Any thoughts on honeycomb shades for windows?

Q: I have seen these claiming R4.7. Any thoughts?

A: I think they are a very good idea. They are cheap, look good and are very effective. Also, thick, pleated, lined curtains that go to the floor (or window sill) can add R3-R5 to any window. Window inserts can add R1-R2 to any window, but they also block drafts which neither shades nor curtains can do. Many older windows, especially sash windows, leak like sieves, so for these the window inserts are probably the best idea, but if your windows are not drafty then I think either curtains or shades work great and are pretty inexpensive.

Heat Pumps for Hydronic (forced-hot water) Radiator Heating Systems

Q:  For homes with existing hydronic (hot water) radiators, what do you recommend?  Is it possible to use air-source heat pumps to heat the water on those systems?  What about increasing the radiator sizes to operate with Lower water temperatures?

A: Yes you can do this. Daikin, Jaga and SpacePak all make air-sourced heat pumps designed especially for FHW systems. I think it will be a lot cheaper to use the existing radiators and leave the old furnace in place in case the heat pumps can’t keep the place warm in the middle of winter.

Questions to ask a solar-panel installer:

  • For how many years does the manufacturer guarantee the panel-power output?
    • Can I make a claim using only the data on the monitoring app, i.e., without having to get the panel independently tested?
  • For how many years does the installer guarantee the array-energy production per year (in kWh / year)
  • What is the cost per kWh of the electricity guaranteed to be produced over the warranty period of the panels?
    • Cost should be after the federal and state subsidies
    • 5c/kWh is very good but even 10c/kWh is still a 55% cut and it is fixed
  • What inflation rate did you use in the financial forecasts? If it is more than 3% ask them to redo the calculations. I used 0%.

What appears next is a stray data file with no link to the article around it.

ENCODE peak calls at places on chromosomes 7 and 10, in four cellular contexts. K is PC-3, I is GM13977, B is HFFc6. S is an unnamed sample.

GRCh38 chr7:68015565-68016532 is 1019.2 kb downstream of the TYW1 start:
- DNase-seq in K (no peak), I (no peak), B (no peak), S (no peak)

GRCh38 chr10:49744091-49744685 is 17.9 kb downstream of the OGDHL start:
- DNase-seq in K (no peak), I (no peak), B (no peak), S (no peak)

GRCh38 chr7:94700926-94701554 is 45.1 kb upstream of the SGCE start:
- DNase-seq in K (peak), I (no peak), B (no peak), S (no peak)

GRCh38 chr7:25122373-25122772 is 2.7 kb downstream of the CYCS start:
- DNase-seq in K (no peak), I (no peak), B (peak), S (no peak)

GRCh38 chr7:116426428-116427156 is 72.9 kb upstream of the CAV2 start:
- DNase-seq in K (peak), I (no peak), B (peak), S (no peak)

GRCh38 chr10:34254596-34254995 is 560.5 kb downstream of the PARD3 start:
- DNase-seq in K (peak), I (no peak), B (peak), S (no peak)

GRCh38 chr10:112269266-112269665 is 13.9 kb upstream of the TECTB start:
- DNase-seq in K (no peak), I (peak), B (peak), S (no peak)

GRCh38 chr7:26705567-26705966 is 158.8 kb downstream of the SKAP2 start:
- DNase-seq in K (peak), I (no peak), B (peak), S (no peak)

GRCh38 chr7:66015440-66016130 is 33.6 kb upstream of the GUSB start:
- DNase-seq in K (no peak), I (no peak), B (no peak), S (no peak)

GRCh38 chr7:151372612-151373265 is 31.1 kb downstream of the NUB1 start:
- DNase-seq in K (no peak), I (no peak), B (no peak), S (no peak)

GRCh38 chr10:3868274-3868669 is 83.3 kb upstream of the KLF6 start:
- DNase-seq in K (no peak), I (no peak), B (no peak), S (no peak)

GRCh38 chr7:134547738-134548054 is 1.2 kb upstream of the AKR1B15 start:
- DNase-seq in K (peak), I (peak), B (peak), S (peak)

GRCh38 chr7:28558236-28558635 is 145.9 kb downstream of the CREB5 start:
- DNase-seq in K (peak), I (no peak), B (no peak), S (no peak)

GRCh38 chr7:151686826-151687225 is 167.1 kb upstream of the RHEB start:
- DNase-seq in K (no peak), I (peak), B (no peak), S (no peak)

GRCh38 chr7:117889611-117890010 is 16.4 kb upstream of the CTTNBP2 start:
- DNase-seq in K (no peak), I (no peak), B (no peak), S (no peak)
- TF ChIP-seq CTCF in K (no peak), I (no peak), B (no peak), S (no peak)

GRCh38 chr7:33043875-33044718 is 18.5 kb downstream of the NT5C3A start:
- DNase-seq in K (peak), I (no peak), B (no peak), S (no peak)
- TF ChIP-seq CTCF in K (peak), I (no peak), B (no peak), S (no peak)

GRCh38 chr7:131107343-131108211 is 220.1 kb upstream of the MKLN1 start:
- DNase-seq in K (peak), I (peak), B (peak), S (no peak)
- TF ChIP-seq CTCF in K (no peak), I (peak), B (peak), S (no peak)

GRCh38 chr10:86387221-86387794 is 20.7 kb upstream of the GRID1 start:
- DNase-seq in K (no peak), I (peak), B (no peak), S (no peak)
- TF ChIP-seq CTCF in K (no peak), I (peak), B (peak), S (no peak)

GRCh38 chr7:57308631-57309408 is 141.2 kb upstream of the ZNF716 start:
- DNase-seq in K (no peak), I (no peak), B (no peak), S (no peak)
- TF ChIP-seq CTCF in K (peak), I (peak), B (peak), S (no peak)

• Did you allow for taxes on the SMART subsidy? SMART is taxable income.
  • For how many years is my roof guaranteed against leaks?

Questions to ask a heat-pump installer:

  • Does the Manual J show my house will be at 70℉ when it is 5℉ outside?
  • If you have no ductwork ask, “Can you quote this 1) with ductless units and 2) with ductwork in the basement for the ground floor plus ductwork in the attic for the upper floor?” Also ask for a quote for radiant-floor heating, this was surprisingly cheap in our rental house (but this will not do AC for you). Make sure the attic work is well insulated or you will get ice dams.
  • I have not tried AC using cold water in radiators. Some manufacturers say it can be done, but I doubt it without getting pools of condensation on the carpets.
  • For forced-hot water radiators, make sure the Manual J calculation is done with a water temperature of 110℉ not 140℉
  • How much money will I save on heating if I am paying 23c/kWh for electricity? How much if I am paying solar rates (5-8c/kWh)
  • How much for a heat-pump hot water tank? How much will it save me per year?
  • How long is the warranty, does it cover parts and labor?

David Green’s House Has 4.6 ACH50 – Proving That You Can Get To Zero Carbon Without Passive House Level Air Tightness

I had a blower-door test done at my house and the result was 4.6 ACH50. ACH50 is a common standard for air infiltration and stands for Air Changes per Hour at 50 Pascals. Pascals are, like pounds per square inch, a measure of air pressure. 50 Pascals is about the pressure caused by a 20 mph wind. 4.5 ACH50 is equivalent to 1,035 CFM50 (cubic feet per minute at 50 Pascals). This means that the natural air exchange on my house (i.e., at 0 Pascals) is about 0.23 ACH (sometimes called ACH0). This means that the entire air volume of my house is replaced every four hours due to drafts around doors, windows, walls and chimneys. The natural air infiltration rate in my house is 238 CFM0.

This proves what I have long suspected, which is that it is absolutely not necessary to seal your house to the level of air tightness required by the Passive House (PassivHaus) Institute in order to cut your carbon emissions to zero.

The Passive House standard is often held up as the ideal standard for low-energy consumption houses. But I have never seen any financial analysis accompanying this conclusion. This data proves that you can cut both your carbon emissions and bills to zero (and I am making a 15% return on investment too) without the expense of creating a very tight building envelope.

Very few builders can build to a the Passive House standard of 0.6ACH50 and doing so often requires many hours of skilled labor plus the addition of an ERV (energy recovery ventilator) which, alone, can add $5,000 to the cost of the house. I know one contractor who recently did the air sealing on a Passive House project. He gets paid about 3x what a typical laborer on a construction site gets paid. Labor hours add up real fast at those rates! Hence, the Passive House standard for air infiltration can only be achieved at considerable expense – an investment that will never earn a return.

Much like geothermal, solar hot-water panels and thickening your walls with insulation, a super-tight building envelope makes energy sense but does not make financial sense.